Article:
Fifteen years after Los Angeles started its Neighborhood Council system, it is proposing reforms. Plus, how Filipinos are changing the cultural landscape of the Inland Empire. And, will the Clippers get a stadium in Inglewood?
Harris, Feinstein and Kavanaugh
The confirmation hearing for Judge Brett Kavanaugh, President Trump's Supreme Court pick continues today. We get the latest on what California’s Senators have had to say thus far in the hearing.
- Scott Shafer, Senior Editor for KQED's California Politics and Government Desk
Los Angeles considers Neighborhood Council reforms
There are almost 100 neighborhood councils serving their respective communities in the city of Los Angeles. The system is 15 years old and now, it's facing some changes.
- Nicholas Greif, director of policy and legislation for L.A. City Ccouncilmember Dayid Ryu
Filipinos are the largest Asian group in the Inland Empire
Like so many places in Southern California, the demographics of the Inland Empire region is changing. And that includes the immigrant population. Today, the largest Asian group is Filipino. Their growth is a sense of pride for the community, but it also brings challenges.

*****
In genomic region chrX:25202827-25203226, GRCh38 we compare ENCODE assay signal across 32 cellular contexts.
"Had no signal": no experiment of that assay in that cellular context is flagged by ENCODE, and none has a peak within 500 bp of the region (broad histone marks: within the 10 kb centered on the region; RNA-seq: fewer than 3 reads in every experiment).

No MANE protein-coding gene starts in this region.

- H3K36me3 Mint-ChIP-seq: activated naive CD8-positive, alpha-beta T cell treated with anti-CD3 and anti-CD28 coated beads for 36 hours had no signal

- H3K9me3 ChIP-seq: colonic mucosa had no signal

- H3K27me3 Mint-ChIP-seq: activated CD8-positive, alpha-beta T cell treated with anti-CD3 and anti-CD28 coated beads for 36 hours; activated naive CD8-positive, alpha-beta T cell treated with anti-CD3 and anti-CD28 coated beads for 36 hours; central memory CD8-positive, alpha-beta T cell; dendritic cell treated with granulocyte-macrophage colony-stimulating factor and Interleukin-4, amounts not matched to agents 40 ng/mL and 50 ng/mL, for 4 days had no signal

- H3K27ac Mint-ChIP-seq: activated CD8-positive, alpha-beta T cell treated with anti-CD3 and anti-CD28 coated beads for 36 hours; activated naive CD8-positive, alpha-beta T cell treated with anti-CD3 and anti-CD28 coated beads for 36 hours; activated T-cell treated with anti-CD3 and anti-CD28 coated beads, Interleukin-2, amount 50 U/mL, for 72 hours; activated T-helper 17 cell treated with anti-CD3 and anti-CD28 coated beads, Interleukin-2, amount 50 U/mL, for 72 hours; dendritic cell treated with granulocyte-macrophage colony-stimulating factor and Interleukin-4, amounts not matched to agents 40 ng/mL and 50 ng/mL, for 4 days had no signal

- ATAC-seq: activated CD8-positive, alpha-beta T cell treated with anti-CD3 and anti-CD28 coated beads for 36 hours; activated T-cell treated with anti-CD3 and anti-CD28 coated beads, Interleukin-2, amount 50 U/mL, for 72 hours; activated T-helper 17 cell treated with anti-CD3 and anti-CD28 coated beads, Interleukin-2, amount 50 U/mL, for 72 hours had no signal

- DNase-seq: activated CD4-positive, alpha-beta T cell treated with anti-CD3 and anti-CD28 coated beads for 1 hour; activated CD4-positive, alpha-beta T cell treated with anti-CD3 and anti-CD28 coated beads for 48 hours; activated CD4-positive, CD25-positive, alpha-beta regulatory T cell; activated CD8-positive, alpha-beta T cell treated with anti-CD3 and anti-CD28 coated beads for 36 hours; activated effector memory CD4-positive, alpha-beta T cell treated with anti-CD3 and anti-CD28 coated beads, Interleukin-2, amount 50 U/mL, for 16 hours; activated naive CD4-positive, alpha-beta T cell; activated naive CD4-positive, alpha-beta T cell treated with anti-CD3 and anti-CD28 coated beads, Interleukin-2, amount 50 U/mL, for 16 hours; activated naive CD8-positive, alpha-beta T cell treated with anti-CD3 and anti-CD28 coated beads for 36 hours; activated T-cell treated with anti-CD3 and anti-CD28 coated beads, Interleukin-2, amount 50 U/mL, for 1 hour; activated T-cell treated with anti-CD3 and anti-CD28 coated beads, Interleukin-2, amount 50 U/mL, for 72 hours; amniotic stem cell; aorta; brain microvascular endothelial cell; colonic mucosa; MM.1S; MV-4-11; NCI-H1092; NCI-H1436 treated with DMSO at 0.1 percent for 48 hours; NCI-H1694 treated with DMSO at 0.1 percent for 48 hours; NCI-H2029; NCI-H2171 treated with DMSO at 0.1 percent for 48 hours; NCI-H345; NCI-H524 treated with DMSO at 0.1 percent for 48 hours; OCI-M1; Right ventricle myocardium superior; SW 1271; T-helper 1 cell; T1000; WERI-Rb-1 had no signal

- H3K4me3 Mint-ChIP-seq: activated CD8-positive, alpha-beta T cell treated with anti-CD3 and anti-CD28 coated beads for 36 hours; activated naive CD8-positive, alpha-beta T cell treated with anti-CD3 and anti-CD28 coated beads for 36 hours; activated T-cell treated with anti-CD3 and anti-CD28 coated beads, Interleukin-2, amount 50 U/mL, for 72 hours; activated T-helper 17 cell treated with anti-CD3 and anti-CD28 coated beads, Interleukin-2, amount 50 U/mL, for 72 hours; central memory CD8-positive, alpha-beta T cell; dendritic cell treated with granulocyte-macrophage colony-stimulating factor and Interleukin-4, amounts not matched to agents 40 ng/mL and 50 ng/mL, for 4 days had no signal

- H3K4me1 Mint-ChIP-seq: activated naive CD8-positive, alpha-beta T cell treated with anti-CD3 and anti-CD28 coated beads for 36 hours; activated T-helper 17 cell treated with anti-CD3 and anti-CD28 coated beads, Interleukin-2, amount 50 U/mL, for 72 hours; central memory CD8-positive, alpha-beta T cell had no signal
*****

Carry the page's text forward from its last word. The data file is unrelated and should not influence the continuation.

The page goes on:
Is it the Clippers' time to finally shine?
While the Clippers have called L.A. home for 34 years, the popularity and success of the Lakers has largely relegated them as the city’s “other NBA team.” However, a bill (AB 987) sitting on Governor Brown’s desk could fast-track the Clippers goal of moving out of Staples Center and into their own arena, in the Lakers old neighborhood, Inglewood. But would that finally give them the L.A. identity they’ve longed for?
- Andy and Brian Kamenetzky
E-Scooters in Los Angeles
E-scooters have been buzzing around parts of L.A. for almost a year now but regulations have been slow to catch up. Now the L.A. City Council is finally set to approve a set of rules for the dockless devices. KPCC's Meghan McCarty Carino joins us for an update on where things stand with scooter polcies here in SoCal.
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Long Beach Bridge
Earthquakes are a fact of life here in Southern California. Now, scientists are working on a new spot to study them. Earthquake sensors are being built into a new bridge at the Port of Long Beach. The almost 9,000-foot structure will replace the Gerald Desmond Bridge and have 75 sensors incorporated along it.
- Dr. John Parrish, head of the California Geological Survey